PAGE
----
Figure 9.The Optimal Level of International Reserves, 2007

(In billions US dollar)
Table 5.Foreign Reserves Levels: Optimal Vs. Actual


(in percent of GDP)
Hong Kong SAR6675702001
Taiwan POC4371732002

These results contrast with those in Jeanne and Rancière (2006) and Jeanne (2007) that find reserves in Asia to be significantly above optimal. The choice of the model parameters is crucial in delivering our results: by acknowledging that the potential size of the output loss in the event of a crisis may be larger than 10 percent of GDP and that the opportunity cost of reserves in Asia does not appear to have been very elevated in the recent period, we can go a long way in explaining the current stock of reserves. Furthermore, for some of the newly industrialized emerging economies (NIEs), the size of the potential capital flight might be larger than 10 percent of GDP, as assumed in the original authors’ model.

Notwithstanding the power of the model, we cannot explain the entire buildup in Asia, particularly in the most recent period. Table 5 shows the year where the optimal threshold level was breached in those economies with relative high levels of reserves. In most cases, this took place between 2002 and 2005. For instance, China’s reserves before 2004 had not reached the optimal level predicted by the model, and India breached the threshold in 2003. Our results suggest that most economies in Asia were closer to their optimal levels in 2003 than they were at the end of 2007. This is depicted graphically in Figure 10, which shows a smaller dispersion around the 45 degree line (where actual reserves equal optimal reserves) in 2003 than in 2007. This could to some extent explain the pattern described in the introduction, which suggests that the accumulation of reserves in emerging Asia (excluding China) has started to decelerate recently. In few economies where the level of reserves had overshot recommended levels (e.g., Taiwan Province of China, Korea) the trend has started to reverse, which is a rational response from the cost-benefit analysis discussed before. Another indication that some economies have reached adequate levels is the emergence of sovereign wealth funds (SWFs). This trend would be in line with the recommendations in WEO (2003) that concluded that a slowdown in the pace of accumulation was desirable.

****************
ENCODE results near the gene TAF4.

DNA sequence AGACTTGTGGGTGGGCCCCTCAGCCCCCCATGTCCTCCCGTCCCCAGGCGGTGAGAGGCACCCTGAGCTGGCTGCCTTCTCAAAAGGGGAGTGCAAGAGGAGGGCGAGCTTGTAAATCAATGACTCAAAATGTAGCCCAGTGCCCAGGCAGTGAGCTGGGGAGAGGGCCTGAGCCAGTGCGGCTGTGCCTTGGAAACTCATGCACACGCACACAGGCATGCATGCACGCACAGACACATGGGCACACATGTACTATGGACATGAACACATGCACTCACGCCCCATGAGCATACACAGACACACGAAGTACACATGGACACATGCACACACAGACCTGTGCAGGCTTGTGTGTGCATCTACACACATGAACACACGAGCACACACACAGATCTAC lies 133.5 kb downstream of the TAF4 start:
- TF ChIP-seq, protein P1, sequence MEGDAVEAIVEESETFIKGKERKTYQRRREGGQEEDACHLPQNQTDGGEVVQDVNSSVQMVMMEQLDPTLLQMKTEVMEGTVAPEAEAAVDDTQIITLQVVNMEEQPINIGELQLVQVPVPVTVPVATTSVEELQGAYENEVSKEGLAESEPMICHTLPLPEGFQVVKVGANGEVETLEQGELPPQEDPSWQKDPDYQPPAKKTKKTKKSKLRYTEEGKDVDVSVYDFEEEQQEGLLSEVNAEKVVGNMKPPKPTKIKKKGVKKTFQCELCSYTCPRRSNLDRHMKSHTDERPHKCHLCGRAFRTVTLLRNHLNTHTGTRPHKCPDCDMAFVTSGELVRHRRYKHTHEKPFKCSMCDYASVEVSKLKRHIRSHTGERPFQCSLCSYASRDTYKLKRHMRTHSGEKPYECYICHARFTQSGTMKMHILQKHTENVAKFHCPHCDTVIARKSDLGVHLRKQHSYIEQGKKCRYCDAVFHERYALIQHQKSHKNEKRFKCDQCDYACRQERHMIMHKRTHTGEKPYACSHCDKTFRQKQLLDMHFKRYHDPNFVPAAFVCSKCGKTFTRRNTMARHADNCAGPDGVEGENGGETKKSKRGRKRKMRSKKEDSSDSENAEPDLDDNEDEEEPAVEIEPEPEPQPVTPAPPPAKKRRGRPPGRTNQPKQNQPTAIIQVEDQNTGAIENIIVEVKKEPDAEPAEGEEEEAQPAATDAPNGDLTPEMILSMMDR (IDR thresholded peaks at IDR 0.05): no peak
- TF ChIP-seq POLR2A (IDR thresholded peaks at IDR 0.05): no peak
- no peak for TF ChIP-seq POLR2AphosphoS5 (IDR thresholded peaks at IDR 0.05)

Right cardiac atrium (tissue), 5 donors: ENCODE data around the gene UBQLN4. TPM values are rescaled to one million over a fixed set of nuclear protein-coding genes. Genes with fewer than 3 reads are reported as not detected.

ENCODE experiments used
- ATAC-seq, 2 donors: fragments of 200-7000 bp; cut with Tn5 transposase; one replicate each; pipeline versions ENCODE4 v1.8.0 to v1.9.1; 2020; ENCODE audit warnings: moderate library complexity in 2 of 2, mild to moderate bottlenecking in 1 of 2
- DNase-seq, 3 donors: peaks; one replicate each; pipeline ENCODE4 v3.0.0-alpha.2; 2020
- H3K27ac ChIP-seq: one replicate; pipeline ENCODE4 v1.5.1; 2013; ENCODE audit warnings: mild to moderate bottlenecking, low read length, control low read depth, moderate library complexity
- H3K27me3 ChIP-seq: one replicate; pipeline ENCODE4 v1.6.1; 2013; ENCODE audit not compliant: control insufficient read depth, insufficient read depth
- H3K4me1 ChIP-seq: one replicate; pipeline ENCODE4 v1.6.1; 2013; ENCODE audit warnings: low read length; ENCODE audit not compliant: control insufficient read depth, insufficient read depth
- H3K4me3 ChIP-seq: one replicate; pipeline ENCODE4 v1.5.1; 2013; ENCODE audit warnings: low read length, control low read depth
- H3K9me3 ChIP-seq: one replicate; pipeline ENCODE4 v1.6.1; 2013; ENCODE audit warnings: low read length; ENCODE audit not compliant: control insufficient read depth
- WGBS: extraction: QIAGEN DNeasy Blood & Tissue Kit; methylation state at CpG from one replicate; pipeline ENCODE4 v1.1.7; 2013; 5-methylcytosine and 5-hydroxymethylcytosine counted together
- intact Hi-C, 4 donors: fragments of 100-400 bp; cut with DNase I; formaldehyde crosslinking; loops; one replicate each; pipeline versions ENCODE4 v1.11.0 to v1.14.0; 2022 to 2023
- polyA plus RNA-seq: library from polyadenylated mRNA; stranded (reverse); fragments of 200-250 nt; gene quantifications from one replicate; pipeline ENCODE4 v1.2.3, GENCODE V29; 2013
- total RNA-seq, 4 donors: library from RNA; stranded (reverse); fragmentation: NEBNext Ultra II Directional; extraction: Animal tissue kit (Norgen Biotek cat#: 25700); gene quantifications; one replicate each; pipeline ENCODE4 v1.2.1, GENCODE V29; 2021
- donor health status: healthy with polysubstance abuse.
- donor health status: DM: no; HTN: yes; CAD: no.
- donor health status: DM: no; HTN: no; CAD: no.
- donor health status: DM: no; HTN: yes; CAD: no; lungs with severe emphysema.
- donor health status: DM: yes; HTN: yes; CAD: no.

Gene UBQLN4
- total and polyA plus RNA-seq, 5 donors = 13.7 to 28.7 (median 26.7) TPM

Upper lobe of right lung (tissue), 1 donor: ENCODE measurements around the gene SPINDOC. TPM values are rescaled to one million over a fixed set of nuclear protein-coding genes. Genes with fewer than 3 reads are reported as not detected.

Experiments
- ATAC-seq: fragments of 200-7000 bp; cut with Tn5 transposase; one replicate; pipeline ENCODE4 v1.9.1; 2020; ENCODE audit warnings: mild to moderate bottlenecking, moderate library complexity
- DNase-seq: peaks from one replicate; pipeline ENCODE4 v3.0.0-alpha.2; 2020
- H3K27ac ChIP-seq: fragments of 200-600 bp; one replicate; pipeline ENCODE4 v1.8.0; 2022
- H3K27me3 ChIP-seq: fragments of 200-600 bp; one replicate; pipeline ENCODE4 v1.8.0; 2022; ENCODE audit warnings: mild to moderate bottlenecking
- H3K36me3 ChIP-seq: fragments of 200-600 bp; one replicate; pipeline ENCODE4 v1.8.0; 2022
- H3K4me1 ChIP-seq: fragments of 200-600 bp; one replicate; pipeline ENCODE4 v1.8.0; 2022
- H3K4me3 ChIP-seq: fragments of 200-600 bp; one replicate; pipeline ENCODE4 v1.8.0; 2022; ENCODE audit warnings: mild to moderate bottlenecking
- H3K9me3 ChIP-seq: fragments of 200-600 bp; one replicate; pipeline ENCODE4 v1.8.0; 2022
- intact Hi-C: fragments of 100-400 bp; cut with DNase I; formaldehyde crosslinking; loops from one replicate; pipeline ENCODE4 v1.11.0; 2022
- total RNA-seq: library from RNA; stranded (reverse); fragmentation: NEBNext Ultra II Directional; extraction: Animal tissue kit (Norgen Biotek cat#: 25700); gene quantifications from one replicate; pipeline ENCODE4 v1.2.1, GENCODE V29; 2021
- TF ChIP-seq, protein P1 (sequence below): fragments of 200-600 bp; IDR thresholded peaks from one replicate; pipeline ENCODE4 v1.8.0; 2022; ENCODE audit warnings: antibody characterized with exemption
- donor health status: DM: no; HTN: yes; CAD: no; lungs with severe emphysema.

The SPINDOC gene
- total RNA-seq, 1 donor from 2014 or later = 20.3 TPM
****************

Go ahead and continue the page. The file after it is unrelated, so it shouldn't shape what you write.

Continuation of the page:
Figure 10.Optimal Vs. Actual Levels of International Reserves in Asia

(In billions US dollar)